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Thread: Lie Algebra-Roots and Dynkin basis

  1. #1
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    Lie Algebra-Roots and Dynkin basis

    Given a Lie algebra I understand all the stuff about the Cartan-Weyl basis, the roots and stuff, so for example, for A2, the roots are

    $\displaystyle \alpha=(1,0), \ \ \beta=\frac{1}{2}(-1,\sqrt{3}),\ \ \gamma=\frac{1}{2}(1,\sqrt{3})$

    with simple roots $\displaystyle +\alpha$ and $\displaystyle +\beta$. The scalar products are

    $\displaystyle (\alpha,\alpha)=1,\ \ (\beta,\beta)=\frac{-1}{2}\frac{-1}{2}+\frac{\sqrt{3}}{2}\frac{\sqrt{3}}{2}=1$ and $\displaystyle (\alpha,\beta)=-\frac{1}{2}$ using the definition of the scalar product in this basis from which one calculates the Cartan matrix and angles between roots blah blah blah...

    I am reading 'Symmetries, Lie Algebras and Representations: A Graduate Course for Physicists' By Jürgen Fuchs, Christoph Schweigert and I do not understand the Dynkin basis. It says the quadratic form matrix is given by

    $\displaystyle G_{ij}=(\Lambda_{(i)},\Lambda_{(j)})$ and $\displaystyle G^{ij}=(\check{\alpha}^{(i)},\check{\alpha}^{(j)}) =\frac{2}{(\alpha^{(i)},\alpha^{(i)})}A_{ij}$

    where $\displaystyle A^{ij}$ is the cartan matrix, $\displaystyle \check{\alpha}$ is the co-root $\displaystyle \check{\alpha}=\frac{2\alpha}{(\alpha,\alpha)}$ and $\displaystyle \Lambda$ is the weight in the dual space with $\displaystyle \Lambda_{(i)}(\check{\alpha}^{(j)})=\delta_i^j$. From this, they claim $\displaystyle (\check{\alpha}^{(j)})_i=(\Lambda_{(i)})^j=\delta_ i^j$ and the Dynkin basis is

    $\displaystyle (\alpha^{(i)})^j=A^{ij}$.

    How does one calculate the matrix elements $\displaystyle G_{ij}$? It seems a recursive definition of $\displaystyle G_{ij}$ because it is written in terms of the inner product but to define the inner product in this basis one needs to already know $\displaystyle G_{ij}$

    Does my confusion make sense to anyone and could someone please clear this up for me?
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  2. #2
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    Quote Originally Posted by ppyvabw View Post
    Given a Lie algebra I understand all the stuff about the Cartan-Weyl basis, the roots and stuff, so for example, for A2, the roots are

    $\displaystyle \alpha=(1,0), \ \ \beta=\frac{1}{2}(-1,\sqrt{3}),\ \ \gamma=\frac{1}{2}(1,\sqrt{3})$

    with simple roots $\displaystyle +\alpha$ and $\displaystyle +\beta$. The scalar products are

    $\displaystyle (\alpha,\alpha)=1,\ \ (\beta,\beta)=\frac{-1}{2}\frac{-1}{2}+\frac{\sqrt{3}}{2}\frac{\sqrt{3}}{2}=1$ and $\displaystyle (\alpha,\beta)=-\frac{1}{2}$ using the definition of the scalar product in this basis from which one calculates the Cartan matrix and angles between roots blah blah blah...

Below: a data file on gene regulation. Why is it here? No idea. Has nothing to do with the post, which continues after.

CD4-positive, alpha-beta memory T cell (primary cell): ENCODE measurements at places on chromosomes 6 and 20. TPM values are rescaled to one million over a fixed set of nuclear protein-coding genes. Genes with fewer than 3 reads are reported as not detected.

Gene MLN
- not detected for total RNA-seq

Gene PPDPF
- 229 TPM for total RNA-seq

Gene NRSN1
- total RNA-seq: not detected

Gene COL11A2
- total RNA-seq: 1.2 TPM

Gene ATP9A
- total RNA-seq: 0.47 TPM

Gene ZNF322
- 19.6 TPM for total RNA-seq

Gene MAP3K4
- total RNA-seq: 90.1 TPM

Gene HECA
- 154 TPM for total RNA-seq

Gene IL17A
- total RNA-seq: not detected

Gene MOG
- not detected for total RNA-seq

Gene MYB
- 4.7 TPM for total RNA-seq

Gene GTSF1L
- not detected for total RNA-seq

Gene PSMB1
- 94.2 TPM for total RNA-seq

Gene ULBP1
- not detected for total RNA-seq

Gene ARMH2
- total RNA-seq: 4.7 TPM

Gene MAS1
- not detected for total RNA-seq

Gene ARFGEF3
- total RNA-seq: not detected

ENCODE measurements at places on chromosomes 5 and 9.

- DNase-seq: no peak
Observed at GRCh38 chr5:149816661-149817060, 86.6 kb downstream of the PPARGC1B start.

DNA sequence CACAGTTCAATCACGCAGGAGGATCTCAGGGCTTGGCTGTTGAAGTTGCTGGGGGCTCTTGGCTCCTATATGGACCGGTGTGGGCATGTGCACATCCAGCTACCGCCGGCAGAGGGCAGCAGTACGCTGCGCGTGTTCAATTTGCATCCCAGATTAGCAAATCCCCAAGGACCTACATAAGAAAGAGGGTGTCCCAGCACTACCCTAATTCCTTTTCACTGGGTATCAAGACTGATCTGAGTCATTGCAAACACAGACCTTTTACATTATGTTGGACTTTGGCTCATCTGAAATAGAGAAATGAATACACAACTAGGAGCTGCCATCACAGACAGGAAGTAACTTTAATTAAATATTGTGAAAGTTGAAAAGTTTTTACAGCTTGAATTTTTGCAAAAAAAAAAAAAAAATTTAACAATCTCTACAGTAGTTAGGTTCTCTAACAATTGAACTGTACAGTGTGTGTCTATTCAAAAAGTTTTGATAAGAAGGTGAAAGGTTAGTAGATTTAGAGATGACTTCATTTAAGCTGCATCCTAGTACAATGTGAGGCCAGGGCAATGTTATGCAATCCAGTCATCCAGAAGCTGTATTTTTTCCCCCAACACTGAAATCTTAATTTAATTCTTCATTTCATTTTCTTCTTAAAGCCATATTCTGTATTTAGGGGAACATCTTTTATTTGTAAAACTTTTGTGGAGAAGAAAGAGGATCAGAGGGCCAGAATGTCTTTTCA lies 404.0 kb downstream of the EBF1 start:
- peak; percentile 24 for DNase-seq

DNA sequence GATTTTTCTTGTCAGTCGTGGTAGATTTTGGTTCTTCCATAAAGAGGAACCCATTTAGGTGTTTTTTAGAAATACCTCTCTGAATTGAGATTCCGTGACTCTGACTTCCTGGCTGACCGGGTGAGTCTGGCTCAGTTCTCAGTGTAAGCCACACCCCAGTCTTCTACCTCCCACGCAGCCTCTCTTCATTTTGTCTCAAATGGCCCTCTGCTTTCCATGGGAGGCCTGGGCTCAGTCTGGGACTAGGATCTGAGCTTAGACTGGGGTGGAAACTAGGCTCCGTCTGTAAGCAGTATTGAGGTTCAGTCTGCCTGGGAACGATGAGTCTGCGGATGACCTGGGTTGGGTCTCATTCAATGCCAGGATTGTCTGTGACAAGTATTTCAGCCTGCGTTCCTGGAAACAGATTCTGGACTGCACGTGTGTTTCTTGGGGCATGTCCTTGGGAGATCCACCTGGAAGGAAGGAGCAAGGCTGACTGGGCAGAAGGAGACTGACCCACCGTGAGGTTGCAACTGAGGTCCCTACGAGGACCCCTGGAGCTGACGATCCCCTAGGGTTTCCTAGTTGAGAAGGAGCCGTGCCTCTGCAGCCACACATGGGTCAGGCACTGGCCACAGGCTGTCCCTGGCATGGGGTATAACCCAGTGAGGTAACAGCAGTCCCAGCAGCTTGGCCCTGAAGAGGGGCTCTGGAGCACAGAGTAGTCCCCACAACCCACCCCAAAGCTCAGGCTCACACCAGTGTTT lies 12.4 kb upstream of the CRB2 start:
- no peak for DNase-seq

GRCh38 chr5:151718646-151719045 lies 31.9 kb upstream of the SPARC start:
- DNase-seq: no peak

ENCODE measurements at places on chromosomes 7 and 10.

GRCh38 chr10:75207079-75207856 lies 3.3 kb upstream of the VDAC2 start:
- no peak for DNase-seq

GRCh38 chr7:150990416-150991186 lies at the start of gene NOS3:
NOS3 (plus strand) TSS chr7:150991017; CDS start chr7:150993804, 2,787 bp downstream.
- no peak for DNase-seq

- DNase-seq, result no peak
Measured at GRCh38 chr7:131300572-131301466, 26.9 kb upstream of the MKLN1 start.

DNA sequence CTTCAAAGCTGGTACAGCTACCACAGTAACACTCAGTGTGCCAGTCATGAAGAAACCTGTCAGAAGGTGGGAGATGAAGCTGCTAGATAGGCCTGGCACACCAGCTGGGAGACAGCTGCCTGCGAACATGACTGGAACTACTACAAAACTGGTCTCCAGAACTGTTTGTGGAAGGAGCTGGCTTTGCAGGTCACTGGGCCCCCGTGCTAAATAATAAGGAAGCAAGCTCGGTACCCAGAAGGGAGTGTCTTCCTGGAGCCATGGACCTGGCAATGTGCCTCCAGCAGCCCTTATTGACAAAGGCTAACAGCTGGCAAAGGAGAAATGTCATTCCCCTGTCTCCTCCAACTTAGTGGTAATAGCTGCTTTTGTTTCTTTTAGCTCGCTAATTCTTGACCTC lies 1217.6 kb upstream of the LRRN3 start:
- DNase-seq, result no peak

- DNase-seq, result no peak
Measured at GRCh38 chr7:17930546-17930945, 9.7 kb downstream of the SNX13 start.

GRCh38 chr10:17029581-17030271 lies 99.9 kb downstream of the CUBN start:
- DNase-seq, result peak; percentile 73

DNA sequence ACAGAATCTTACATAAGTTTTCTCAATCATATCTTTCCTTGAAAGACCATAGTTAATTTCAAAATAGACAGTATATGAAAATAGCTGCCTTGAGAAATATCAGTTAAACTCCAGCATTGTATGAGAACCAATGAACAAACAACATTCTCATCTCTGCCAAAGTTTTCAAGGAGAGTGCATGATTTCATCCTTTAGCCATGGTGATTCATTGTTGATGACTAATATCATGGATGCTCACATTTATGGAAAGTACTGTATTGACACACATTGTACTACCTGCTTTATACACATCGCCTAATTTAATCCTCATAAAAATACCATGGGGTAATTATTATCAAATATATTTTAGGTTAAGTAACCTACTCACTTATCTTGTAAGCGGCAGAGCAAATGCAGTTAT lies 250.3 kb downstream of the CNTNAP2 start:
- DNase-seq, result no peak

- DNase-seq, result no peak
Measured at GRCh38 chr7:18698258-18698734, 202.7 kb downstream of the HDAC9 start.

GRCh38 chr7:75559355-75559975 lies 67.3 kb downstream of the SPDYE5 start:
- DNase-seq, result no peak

I am reading 'Symmetries, Lie Algebras and Representations: A Graduate Course for Physicists' By Jürgen Fuchs, Christoph Schweigert and I do not understand the Dynkin basis. It says the quadratic form matrix is given by

    $\displaystyle G_{ij}=(\Lambda_{(i)},\Lambda_{(j)})$ and $\displaystyle G^{ij}=(\check{\alpha}^{(i)},\check{\alpha}^{(j)}) =\frac{2}{(\alpha^{(i)},\alpha^{(i)})}A_{ij}$

    where $\displaystyle A^{ij}$ is the cartan matrix, $\displaystyle \check{\alpha}$ is the co-root $\displaystyle \check{\alpha}=\frac{2\alpha}{(\alpha,\alpha)}$ and $\displaystyle \Lambda$ is the weight in the dual space with $\displaystyle \Lambda_{(i)}(\check{\alpha}^{(j)})=\delta_i^j$. From this, they claim $\displaystyle (\check{\alpha}^{(j)})_i=(\Lambda_{(i)})^j=\delta_ i^j$ and the Dynkin basis is

    $\displaystyle (\alpha^{(i)})^j=A^{ij}$.

    How does one calculate the matrix elements $\displaystyle G_{ij}$? It seems a recursive definition of $\displaystyle G_{ij}$ because it is written in terms of the inner product but to define the inner product in this basis one needs to already know $\displaystyle G_{ij}$

    Does my confusion make sense to anyone and could someone please clear this up for me?
    Let $\displaystyle \Delta={\alpha_1, \ldots, \alpha_r}$ be a base consisting of positive simple roots. The fundamental weights with respect to $\displaystyle \Delta$ are the elements $\displaystyle \mu_1, \ldots, \mu_r$ satisfying

    $\displaystyle 2\dfrac{<\mu_k, \alpha_m>}{<\alpha_m, \alpha_m>}=\delta_{km}, k, m=1,\ldots, r$.

    Then, the kth fundamental weight is


    $\displaystyle \mu_k=\dfrac{1}{2}\mu\dfrac{<\alpha_k, \alpha_k>}{<\mu, \alpha_k>}$, where $\displaystyle \mu$ is an integral element.

    I didn't study your book, but I think p38 shows the relevant example. I think $\displaystyle G_{ij}$ needs fundamental weights which can be obtained from the above formula. My knowledge of this area is limited, so hope this is a right direction
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